GCHD urges residents to take steps to prevent drowning

FLINT — The Genesee County Health Department (GCHD) urges residents to prevent drowning by observing safe practices in and around water.

Every year, it is estimated that there are 3,960 fatal drownings in the United States (11 per day).

Additionally, there are approximately 8,080 nonfatal drownings each year (22 per day). While nonfatal drownings do not result in loss of life, drowning injuries can cause brain damage and other serious outcomes, such as long-term disability.

In the United States, except for birth defects, more children between the ages 1 and 4 die of drowning than any other cause of death. Any spot with water is an area where parents are reminded to be vigilant and take preventative action against drowning.

Drowning is not always obvious. Parents should look out for any signs of a struggle. Many drownings tend to be quiet rather than loud screaming or thrashing in the water.

Dr. Pamela Hackert, Medical Health Officer at Genesee County Health Department reminds parents to “keep your kids in a life jacket if they do not know how to swim or are not confident yet in their swimming abilities”.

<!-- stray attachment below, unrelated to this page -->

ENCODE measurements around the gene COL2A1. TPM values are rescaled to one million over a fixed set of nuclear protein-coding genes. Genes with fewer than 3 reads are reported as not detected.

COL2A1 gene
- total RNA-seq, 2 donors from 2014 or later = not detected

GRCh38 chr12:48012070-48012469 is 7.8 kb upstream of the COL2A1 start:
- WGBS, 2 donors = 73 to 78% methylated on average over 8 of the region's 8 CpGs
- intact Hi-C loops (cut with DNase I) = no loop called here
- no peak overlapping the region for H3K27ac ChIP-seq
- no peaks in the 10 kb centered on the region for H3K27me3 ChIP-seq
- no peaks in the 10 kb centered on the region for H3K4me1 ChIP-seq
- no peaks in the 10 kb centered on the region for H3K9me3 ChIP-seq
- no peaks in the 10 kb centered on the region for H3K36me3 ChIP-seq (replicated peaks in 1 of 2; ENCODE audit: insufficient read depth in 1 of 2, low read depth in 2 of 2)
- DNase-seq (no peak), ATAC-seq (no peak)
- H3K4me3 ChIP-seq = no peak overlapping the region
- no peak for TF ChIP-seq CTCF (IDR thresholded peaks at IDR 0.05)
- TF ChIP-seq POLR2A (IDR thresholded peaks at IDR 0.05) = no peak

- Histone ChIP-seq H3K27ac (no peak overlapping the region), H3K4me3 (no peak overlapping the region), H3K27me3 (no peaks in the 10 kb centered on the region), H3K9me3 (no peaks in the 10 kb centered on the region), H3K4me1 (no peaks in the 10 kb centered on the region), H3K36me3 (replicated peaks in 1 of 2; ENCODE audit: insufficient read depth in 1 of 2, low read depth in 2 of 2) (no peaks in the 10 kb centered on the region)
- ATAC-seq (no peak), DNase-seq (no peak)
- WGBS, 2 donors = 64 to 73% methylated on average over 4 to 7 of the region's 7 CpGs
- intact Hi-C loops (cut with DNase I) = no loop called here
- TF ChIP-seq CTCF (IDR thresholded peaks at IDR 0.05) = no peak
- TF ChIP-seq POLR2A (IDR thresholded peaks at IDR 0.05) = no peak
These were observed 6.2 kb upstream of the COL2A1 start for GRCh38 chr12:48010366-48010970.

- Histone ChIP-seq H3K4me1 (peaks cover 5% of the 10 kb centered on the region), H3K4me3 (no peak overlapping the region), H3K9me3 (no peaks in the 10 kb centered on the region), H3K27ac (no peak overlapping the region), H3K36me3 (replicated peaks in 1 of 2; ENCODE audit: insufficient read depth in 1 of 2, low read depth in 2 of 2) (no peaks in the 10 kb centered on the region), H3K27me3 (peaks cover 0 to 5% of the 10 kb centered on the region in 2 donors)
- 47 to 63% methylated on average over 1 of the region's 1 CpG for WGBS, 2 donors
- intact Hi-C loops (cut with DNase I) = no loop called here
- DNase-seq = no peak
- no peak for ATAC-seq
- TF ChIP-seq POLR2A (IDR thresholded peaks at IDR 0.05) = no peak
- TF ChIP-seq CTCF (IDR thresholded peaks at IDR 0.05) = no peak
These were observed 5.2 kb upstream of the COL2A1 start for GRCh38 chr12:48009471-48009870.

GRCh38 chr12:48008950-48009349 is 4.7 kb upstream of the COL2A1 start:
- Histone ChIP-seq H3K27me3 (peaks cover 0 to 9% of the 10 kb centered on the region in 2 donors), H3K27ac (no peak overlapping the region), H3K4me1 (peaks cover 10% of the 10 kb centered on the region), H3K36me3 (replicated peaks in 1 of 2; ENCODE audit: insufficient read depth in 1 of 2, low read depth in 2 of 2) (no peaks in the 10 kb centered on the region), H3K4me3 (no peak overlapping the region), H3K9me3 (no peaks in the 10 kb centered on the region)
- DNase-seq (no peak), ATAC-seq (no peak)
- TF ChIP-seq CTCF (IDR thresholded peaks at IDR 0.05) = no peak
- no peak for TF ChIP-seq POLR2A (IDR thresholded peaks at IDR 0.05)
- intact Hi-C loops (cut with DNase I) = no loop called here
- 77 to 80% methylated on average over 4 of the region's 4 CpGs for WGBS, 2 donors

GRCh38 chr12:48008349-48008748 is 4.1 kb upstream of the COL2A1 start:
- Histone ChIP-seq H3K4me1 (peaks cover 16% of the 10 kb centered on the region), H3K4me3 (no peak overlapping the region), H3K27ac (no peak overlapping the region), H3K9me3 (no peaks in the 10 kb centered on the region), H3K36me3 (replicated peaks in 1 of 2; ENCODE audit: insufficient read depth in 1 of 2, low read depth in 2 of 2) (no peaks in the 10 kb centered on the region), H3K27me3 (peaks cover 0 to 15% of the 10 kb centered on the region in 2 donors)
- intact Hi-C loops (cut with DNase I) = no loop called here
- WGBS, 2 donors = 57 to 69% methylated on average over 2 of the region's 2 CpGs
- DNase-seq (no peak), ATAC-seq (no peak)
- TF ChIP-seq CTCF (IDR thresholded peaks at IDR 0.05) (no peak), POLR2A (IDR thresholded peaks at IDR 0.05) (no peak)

Life jackets are the easiest way to prevent death and injury on the water. Do not use floaties, swimmies, turtle shells or other devices that will not keep your child’s head above water.

Please use the following water safety recommendations to prevent drownings: • Maintain constant adult supervision of children in and around water.

• Do not swim without a life vest if you are unable to swim or at an increased risk of drowning (epilepsy, seizure disorders, narcolepsy, etc.).

• Swim in public pools with a certified lifeguard.

• Install physical barriers around a pool area (i.e. fence) that include self-closing, self-latching gates.

• Install window and door alarms that sound when breached.

• Use pool safety covers.

• Use pool alarms that float on the surface of the pool.

• Use alarms that go around a child’s wrist and sound if the wrist touches water.

• Tell children to stay away from pool and spa drains.

• When at a party, designate a sober adult water watcher (using a distinguishable item such as a lanyard or funny hat) for 15-minute intervals. The water watcher’s sole responsibility is to watch the pool area and not read, talk on the phone or engage in other distractions. After 15 minutes, give the distinguishable item to another adult for the next watch.

• Consume alcohol responsibly when in and around water